Are you against YA?

CharlotteThis is a controversial subject: I have known many adult readers who regularly read and enjoy Young Adult or even Juvenile fiction. Since my first “A” at the university was in Kiddie Lit, I have some background in the literary analysis and appreciation of fiction written for the younger set (I also took The Bible as Literature and that too gave me an appreciation of another 17th century work other than by Shakespeare and, contrary to what most believers might expect, actually reading the Bible supported my understanding that it was all fiction).

Although I have destroyed billions and billions of little gray cells through the years, I can’t recall the term “Young Adult” being used back then. Today, if you carefully review the titles in the YA stacks at the library, you will notice that a lot of classic literature is represented. I know Jane Eyre is often read by teenage girls but does that make it YA fiction: wasn’t it written as adult fiction but its directness and relatively easy prose make it accessible to younger readers and the themes represented in Jane Eyre are not far removed from those books dealing with the trials and troubles of your average High School student.

(There is also the character of the young woman who prefers to hide-out under a tree and read anything that takes her to an exciting new place and time, meeting interesting new characters, notwithstanding the target age group.)

So why do adults read this YA fiction? Is it because many good books have now been classified as Young Adult? Is it because the reading is easier, less complex, less effort (like EZ Crossword Puzzles)? When I do read something from the YA pool, I seldom feel satisfied when I finish: it’s like eating soup broth without the chewy goodness of the carrots, celery, noodles, and chicken. The broth is good but with more adult fiction you can dig the spoon in deeper and get those chunks of nourishment that are more satisfying and filling.

An article in Slate by Ruth Graham, titled Against YA, suggests: “Read whatever you want. But you should feel embarrassed when what you’re reading was written for children.”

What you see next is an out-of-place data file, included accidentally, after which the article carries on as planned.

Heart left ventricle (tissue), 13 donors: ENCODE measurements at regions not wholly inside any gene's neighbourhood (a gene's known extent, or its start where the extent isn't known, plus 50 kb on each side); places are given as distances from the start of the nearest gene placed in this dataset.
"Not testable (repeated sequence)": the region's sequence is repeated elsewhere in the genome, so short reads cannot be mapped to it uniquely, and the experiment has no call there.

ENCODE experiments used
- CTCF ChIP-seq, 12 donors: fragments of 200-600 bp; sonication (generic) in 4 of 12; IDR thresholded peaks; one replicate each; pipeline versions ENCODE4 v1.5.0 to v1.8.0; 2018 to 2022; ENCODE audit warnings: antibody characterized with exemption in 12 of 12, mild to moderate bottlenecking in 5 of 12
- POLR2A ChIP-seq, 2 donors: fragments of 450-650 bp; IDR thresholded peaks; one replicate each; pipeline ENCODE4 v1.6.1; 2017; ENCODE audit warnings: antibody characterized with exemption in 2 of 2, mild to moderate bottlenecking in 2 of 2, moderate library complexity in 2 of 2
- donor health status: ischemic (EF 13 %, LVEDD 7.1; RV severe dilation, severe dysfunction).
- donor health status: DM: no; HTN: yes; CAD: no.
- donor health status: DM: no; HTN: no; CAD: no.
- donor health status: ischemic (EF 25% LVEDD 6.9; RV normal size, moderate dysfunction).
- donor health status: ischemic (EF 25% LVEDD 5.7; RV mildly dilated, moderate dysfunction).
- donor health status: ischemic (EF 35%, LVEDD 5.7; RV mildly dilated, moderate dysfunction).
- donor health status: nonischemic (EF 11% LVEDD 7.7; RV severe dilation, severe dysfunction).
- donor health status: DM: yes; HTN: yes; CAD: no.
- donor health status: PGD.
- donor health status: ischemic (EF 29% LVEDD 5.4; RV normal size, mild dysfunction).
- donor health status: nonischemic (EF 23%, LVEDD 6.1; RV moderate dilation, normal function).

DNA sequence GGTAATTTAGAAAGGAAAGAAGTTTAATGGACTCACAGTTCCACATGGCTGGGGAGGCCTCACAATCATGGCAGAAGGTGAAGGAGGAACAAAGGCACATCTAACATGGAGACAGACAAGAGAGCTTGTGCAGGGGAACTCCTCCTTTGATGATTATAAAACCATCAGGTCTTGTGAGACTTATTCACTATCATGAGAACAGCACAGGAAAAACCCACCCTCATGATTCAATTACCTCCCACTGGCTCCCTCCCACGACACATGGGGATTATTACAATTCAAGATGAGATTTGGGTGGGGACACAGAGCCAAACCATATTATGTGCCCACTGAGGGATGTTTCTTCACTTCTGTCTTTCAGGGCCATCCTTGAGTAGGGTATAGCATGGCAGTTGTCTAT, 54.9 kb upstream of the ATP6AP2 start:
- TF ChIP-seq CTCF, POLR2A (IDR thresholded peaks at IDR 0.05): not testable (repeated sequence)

As The Fault in Our Stars barrels into theaters this weekend virtually guaranteed to become a blockbuster, it can be hard to remember that once upon a time, an adult might have felt embarrassed to be caught reading the novel that inspired it. Not because it is bad—it isn’t—but because it was written for teenagers.

The once-unseemly notion that it’s acceptable for not-young adults to read young-adult fiction is now conventional wisdom. Today, grown-ups brandish their copies of teen novels with pride. There are endless lists of YA novels that adults should read, an “I read YA” campaign for grown-up YA fans, and confessional posts by adult YA addicts. But reading YA doesn’t make for much of a confession these days: A 2012 survey by a market research firm found that 55 percent of these books are bought by people older than 18. (The definition of YA is increasingly fuzzy, but it generally refers to books written for 12- to 17-year-olds. Meanwhile, the cultural definition of “young adult” now stretches practically to age 30, which may have something to do with this whole phenomenon.)

The largest group of buyers in that survey—accounting for a whopping 28 percent of all YA sales—are between ages 30 and 44. That’s my demographic, which might be why I wasn’t surprised to hear this news. I’m surrounded by YA-loving adults, both in real life and online. Today’s YA, we are constantly reminded, is worldly and adult-worthy. That has kept me bashful about expressing my own fuddy-duddy opinion: Adults should feel embarrassed about reading literature written for children.

Fellow grown-ups, at the risk of sounding snobbish and joyless and old, we are better than this.

Hunger GamesLet’s set aside the transparently trashy stuff like Divergent and Twilight, which no one defends as serious literature. I’m talking about the genre the publishing industry calls “realistic fiction.” These are the books, like The Fault in Our Stars, that are about real teens doing real things, and that rise and fall not only on the strength of their stories but, theoretically, on the quality of their writing. These are the books that could plausibly be said to be replacing literary fiction in the lives of their adult readers. And that’s a shame.